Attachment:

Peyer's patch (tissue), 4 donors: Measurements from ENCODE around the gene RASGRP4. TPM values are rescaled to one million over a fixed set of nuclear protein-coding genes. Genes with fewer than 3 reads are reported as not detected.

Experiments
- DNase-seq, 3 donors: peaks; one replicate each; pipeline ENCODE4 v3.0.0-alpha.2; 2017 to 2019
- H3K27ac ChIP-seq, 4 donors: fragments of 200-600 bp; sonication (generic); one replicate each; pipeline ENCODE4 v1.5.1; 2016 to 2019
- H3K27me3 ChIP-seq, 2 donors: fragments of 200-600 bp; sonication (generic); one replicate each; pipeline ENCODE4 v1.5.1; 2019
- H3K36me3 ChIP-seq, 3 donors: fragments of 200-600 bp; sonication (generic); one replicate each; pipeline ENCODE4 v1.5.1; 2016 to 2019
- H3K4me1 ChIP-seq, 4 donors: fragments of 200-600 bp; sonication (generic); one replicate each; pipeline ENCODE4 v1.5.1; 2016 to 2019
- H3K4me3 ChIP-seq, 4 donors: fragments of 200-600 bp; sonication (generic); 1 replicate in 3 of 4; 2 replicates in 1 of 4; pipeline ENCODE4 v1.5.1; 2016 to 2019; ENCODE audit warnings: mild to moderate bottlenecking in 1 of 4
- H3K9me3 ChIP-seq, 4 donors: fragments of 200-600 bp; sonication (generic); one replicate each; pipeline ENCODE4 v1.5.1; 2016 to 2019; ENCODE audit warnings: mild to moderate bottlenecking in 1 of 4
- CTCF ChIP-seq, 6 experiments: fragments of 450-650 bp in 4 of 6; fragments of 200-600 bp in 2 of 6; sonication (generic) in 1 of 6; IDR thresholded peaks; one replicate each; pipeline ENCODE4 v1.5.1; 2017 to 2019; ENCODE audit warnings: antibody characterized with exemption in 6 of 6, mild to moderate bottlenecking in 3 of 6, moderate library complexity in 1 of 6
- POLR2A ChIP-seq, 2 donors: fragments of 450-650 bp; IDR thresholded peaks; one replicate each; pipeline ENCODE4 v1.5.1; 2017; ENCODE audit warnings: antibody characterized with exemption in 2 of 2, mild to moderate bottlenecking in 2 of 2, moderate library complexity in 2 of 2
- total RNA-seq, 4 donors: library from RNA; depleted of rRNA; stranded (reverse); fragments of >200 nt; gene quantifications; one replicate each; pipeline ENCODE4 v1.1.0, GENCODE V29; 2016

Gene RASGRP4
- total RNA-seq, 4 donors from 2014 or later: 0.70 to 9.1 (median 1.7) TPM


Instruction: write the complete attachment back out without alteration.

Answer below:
Peyer's patch (tissue), 4 donors: Measurements from ENCODE around the gene RASGRP4. TPM values are rescaled to one million over a fixed set of nuclear protein-coding genes. Genes with fewer than 3 reads are reported as not detected.

Experiments
- DNase-seq, 3 donors: peaks; one replicate each; pipeline ENCODE4 v3.0.0-alpha.2; 2017 to 2019
- H3K27ac ChIP-seq, 4 donors: fragments of 200-600 bp; sonication (generic); one replicate each; pipeline ENCODE4 v1.5.1; 2016 to 2019
- H3K27me3 ChIP-seq, 2 donors: fragments of 200-600 bp; sonication (generic); one replicate each; pipeline ENCODE4 v1.5.1; 2019
- H3K36me3 ChIP-seq, 3 donors: fragments of 200-600 bp; sonication (generic); one replicate each; pipeline ENCODE4 v1.5.1; 2016 to 2019
- H3K4me1 ChIP-seq, 4 donors: fragments of 200-600 bp; sonication (generic); one replicate each; pipeline ENCODE4 v1.5.1; 2016 to 2019
- H3K4me3 ChIP-seq, 4 donors: fragments of 200-600 bp; sonication (generic); 1 replicate in 3 of 4; 2 replicates in 1 of 4; pipeline ENCODE4 v1.5.1; 2016 to 2019; ENCODE audit warnings: mild to moderate bottlenecking in 1 of 4
- H3K9me3 ChIP-seq, 4 donors: fragments of 200-600 bp; sonication (generic); one replicate each; pipeline ENCODE4 v1.5.1; 2016 to 2019; ENCODE audit warnings: mild to moderate bottlenecking in 1 of 4
- CTCF ChIP-seq, 6 experiments: fragments of 450-650 bp in 4 of 6; fragments of 200-600 bp in 2 of 6; sonication (generic) in 1 of 6; IDR thresholded peaks; one replicate each; pipeline ENCODE4 v1.5.1; 2017 to 2019; ENCODE audit warnings: antibody characterized with exemption in 6 of 6, mild to moderate bottlenecking in 3 of 6, moderate library complexity in 1 of 6
- POLR2A ChIP-seq, 2 donors: fragments of 450-650 bp; IDR thresholded peaks; one replicate each; pipeline ENCODE4 v1.5.1; 2017; ENCODE audit warnings: antibody characterized with exemption in 2 of 2, mild to moderate bottlenecking in 2 of 2, moderate library complexity in 2 of 2
- total RNA-seq, 4 donors: library from RNA; depleted of rRNA; stranded (reverse); fragments of >200 nt; gene quantifications; one replicate each; pipeline ENCODE4 v1.1.0, GENCODE V29; 2016

Gene RASGRP4
- total RNA-seq, 4 donors from 2014 or later: 0.70 to 9.1 (median 1.7) TPM